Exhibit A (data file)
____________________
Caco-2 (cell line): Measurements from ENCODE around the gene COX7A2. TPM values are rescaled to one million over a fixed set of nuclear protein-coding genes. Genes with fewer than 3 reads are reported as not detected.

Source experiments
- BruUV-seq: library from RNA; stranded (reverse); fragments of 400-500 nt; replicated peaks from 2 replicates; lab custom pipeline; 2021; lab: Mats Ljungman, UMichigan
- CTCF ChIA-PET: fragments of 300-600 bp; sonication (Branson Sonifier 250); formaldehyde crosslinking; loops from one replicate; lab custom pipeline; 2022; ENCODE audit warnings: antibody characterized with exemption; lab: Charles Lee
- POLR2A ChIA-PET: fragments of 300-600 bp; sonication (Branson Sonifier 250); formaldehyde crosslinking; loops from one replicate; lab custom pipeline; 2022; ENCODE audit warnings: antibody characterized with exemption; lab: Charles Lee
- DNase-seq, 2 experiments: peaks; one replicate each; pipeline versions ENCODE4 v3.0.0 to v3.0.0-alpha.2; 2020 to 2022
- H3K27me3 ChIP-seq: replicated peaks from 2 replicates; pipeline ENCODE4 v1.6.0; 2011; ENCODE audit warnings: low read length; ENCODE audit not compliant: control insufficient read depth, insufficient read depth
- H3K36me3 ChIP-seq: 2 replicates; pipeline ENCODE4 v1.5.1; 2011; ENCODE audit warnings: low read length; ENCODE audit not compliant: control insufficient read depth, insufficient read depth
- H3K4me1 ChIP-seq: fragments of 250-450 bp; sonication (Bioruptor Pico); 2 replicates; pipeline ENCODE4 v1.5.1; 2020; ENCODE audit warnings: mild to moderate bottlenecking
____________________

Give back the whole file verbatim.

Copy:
Caco-2 (cell line): Measurements from ENCODE around the gene COX7A2. TPM values are rescaled to one million over a fixed set of nuclear protein-coding genes. Genes with fewer than 3 reads are reported as not detected.

Source experiments
- BruUV-seq: library from RNA; stranded (reverse); fragments of 400-500 nt; replicated peaks from 2 replicates; lab custom pipeline; 2021; lab: Mats Ljungman, UMichigan
- CTCF ChIA-PET: fragments of 300-600 bp; sonication (Branson Sonifier 250); formaldehyde crosslinking; loops from one replicate; lab custom pipeline; 2022; ENCODE audit warnings: antibody characterized with exemption; lab: Charles Lee
- POLR2A ChIA-PET: fragments of 300-600 bp; sonication (Branson Sonifier 250); formaldehyde crosslinking; loops from one replicate; lab custom pipeline; 2022; ENCODE audit warnings: antibody characterized with exemption; lab: Charles Lee
- DNase-seq, 2 experiments: peaks; one replicate each; pipeline versions ENCODE4 v3.0.0 to v3.0.0-alpha.2; 2020 to 2022
- H3K27me3 ChIP-seq: replicated peaks from 2 replicates; pipeline ENCODE4 v1.6.0; 2011; ENCODE audit warnings: low read length; ENCODE audit not compliant: control insufficient read depth, insufficient read depth
- H3K36me3 ChIP-seq: 2 replicates; pipeline ENCODE4 v1.5.1; 2011; ENCODE audit warnings: low read length; ENCODE audit not compliant: control insufficient read depth, insufficient read depth
- H3K4me1 ChIP-seq: fragments of 250-450 bp; sonication (Bioruptor Pico); 2 replicates; pipeline ENCODE4 v1.5.1; 2020; ENCODE audit warnings: mild to moderate bottlenecking